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b. 1958, USA

Henry Taylor Biography

With characters borrowed from history, media, and personal life, Henry Taylor's potent paintings are careful interrogations of life, particularly of African American life, addressing the themes of class, homelessness, politics, and racial and economic disparity in the United States.

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Born in Oxnard, California, Taylor studied journalism and interior design amongst other topics at five colleges across California before working as a psychiatric technician at Camarillo State Mental Hospital in the 1980s and early 1990s. He received a BFA from the California Institute of the Arts in 1995 and began to build his distinctive style, inspired by powerful figurative paintings of American artists such as Alice Neel, Jean-Michel Basquiat, and Jacob Lawrence.

In the early years of his career, Taylor painted on an extensive range of materials including shoebox lids, furniture, and cereal boxes. Untitled (2004), which depicts a desert scene with camels and an oasis, is painted on a row of five cigarette packs, while a piece of found-wood cutting board serves as the canvas for Ardmore (2004), a portrait of a man in a white shirt.

The subjects of Henry Taylor's artworks vary, from friends and family to strangers he encountered on the streets, typically captured in flat and saturated swathes of colour. My Brother Randy (2008), for example, shows one of the artist's seven siblings smiling against a sky-blue background and what appears to be a sofa. At his solo exhibition Henry Taylor With a New Film by Kahlil Joseph at Blum & Poe, Los Angeles, in 2016, the artist examined the conditions of homelessness by bringing objects such as bottles, rubbish bags, and a tent into the gallery space. Portraits of anonymous figures were also exhibited, such as a man holding up a cardboard sign in Too Sweet (2016).

Taylor's protagonists are often well-known figures from the African American community borrowed from historical photographs or popular culture. Huey Newton (2007) is based on a photograph of the founder of the Black Panther Party. The photo and its resultant painting shows Newton holding a rifle and a spear. Meanwhile A Jack Move—Proved It (2011) portrays Jackie Robinson, the first African American to play in Major League Baseball. The artist also freely merges time periods, such as in Cicely and Miles Visit the Obamas (2017), which is derived from a famous photograph of Cicely Tyson and Miles Davis from 1968. Instead of attending a film premiere, however, Tyson and Davis have presumably traversed time to visit president of the United States Barack Obama's family in the White House.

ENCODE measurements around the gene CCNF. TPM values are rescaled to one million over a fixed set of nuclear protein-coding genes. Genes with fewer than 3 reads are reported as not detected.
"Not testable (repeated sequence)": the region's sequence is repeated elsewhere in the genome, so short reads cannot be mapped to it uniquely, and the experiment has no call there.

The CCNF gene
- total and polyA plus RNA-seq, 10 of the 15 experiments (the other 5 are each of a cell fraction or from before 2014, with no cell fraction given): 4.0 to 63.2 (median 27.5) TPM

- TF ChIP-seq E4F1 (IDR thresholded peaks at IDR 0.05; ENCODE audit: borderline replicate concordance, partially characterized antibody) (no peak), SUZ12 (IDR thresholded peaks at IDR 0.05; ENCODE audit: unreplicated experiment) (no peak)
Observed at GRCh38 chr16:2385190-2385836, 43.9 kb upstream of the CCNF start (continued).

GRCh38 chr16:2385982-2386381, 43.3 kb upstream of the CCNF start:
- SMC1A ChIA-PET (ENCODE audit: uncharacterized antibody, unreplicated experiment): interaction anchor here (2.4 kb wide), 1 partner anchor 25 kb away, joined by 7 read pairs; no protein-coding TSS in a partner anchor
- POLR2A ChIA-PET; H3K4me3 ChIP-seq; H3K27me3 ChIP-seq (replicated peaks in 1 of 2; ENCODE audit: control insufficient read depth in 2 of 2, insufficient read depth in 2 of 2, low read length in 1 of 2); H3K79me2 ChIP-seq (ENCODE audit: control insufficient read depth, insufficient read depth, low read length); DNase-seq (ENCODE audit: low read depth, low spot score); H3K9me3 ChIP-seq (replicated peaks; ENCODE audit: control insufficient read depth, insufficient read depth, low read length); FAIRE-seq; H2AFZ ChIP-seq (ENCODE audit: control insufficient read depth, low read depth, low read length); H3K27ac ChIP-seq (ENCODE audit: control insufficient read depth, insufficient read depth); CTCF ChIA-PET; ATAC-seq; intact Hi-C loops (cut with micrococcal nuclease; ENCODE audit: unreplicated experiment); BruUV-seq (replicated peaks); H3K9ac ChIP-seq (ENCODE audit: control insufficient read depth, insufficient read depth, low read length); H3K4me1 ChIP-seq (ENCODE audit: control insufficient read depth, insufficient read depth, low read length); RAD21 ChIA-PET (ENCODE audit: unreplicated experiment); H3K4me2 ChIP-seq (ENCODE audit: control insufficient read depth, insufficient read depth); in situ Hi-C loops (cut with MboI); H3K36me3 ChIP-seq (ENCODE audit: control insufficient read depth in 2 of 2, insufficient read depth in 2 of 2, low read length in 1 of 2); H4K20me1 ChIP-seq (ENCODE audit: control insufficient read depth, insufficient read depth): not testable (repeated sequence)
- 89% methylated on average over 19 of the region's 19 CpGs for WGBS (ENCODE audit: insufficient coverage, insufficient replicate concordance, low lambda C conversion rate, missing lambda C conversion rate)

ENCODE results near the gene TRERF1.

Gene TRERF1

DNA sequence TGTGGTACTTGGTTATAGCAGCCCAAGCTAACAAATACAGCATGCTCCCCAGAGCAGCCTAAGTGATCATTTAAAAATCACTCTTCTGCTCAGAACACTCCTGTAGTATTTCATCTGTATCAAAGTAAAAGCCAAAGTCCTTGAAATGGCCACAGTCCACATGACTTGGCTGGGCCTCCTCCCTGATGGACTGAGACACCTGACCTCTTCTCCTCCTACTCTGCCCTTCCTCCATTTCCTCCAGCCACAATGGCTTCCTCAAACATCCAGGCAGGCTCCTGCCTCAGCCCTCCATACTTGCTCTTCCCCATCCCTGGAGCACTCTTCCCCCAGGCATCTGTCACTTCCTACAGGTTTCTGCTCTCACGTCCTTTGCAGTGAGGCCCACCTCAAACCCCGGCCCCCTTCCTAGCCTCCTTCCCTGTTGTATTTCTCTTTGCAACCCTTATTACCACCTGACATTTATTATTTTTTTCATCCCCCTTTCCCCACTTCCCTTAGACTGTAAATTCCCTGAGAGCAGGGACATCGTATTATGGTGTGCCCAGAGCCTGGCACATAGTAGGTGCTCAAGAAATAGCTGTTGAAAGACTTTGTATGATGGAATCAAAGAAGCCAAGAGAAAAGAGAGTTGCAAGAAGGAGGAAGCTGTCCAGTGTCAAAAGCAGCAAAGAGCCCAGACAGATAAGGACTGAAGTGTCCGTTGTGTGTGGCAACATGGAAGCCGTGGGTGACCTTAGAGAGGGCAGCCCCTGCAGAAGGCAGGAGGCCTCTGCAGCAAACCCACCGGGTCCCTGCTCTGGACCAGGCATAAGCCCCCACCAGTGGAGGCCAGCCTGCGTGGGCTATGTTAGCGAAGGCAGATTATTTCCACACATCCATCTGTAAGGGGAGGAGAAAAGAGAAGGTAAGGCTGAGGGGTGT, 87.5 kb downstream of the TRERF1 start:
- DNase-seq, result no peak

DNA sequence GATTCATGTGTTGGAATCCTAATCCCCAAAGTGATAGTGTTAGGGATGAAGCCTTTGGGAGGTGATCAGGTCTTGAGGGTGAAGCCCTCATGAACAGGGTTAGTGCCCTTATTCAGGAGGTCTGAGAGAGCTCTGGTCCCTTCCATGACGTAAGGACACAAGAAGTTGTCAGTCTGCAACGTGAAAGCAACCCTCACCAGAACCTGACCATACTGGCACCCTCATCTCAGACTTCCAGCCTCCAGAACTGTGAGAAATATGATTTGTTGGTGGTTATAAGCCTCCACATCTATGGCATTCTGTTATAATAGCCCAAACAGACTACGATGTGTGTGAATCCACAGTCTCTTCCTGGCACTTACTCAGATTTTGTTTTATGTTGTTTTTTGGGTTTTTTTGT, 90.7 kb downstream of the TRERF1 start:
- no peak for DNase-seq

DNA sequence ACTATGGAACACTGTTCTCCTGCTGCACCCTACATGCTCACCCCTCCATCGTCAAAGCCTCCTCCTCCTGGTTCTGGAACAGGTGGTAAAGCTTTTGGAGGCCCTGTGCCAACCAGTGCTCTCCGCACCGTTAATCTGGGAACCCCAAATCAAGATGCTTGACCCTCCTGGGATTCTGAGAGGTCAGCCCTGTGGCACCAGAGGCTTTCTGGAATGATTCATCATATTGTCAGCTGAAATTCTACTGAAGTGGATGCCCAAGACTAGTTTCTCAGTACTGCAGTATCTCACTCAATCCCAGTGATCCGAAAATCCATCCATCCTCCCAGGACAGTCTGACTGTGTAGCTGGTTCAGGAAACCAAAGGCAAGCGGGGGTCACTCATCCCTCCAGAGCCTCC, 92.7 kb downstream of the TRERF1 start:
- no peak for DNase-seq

Taylor's aptitude has been for creating bold and dignified portrayals in art of African Americans confronting the difficulties they face in daily life. This is especially evident in his artworks depicting victims of police violence, such as Homage to a Brother (2007), a portrait of Sean Bell that was included in the artist's solo art exhibition Sis and Bra at The Studio Museum in Harlem in 2007, or THE TIMES THAY AINT A CHANGING, FAST ENOUGH! (2017), dedicated to Philando Castile and exhibited at the Whitney Biennial in 2017.

Taylor lives and works in Los Angeles.

Ocula | 2019

Henry Taylor Featured Artworks

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Not Yet Titled by Henry Taylor contemporary artwork
Henry TaylorNot Yet Titled, 2019Acrylic on canvas
153 x 121.9 cm
Blum & Poe Contact Gallery
Portrait of Deana Lawson by Henry Taylor contemporary artwork
Henry TaylorPortrait of Deana Lawson, 2012Acrylic on canvas
50.8 x 40.6 cm
Blum & Poe Contact Gallery
Portrait of Glenn Ligon by Henry Taylor contemporary artwork
Henry TaylorPortrait of Glenn Ligon, 2019Acrylic on canvas
213.4 x 182.9 cm
Blum & Poe Contact Gallery
Emory: shoulda been a phd but society made him homeless by Henry Taylor contemporary artwork
Henry TaylorEmory: shoulda been a phd but society made him homeless, 2017Acrylic on canvas
84 x 60 x 3 inches
Blum & Poe Contact Gallery
ain't No Mo cotton by Henry Taylor contemporary artwork
Henry Taylorain't No Mo cotton, 2017Acrylic on canvas
96 x 72 x 3 inches
Blum & Poe Contact Gallery
Cassi Amanda Gibson (no relation to Bob,) by Henry Taylor contemporary artwork
Henry TaylorCassi Amanda Gibson (no relation to Bob,), 2017Acrylic on canvas
59.75 x 80.25 x 3.5 inches
Blum & Poe Contact Gallery
Everyone's Momma by Henry Taylor contemporary artwork
Henry TaylorEveryone's Momma, 2013Acrylic on canvas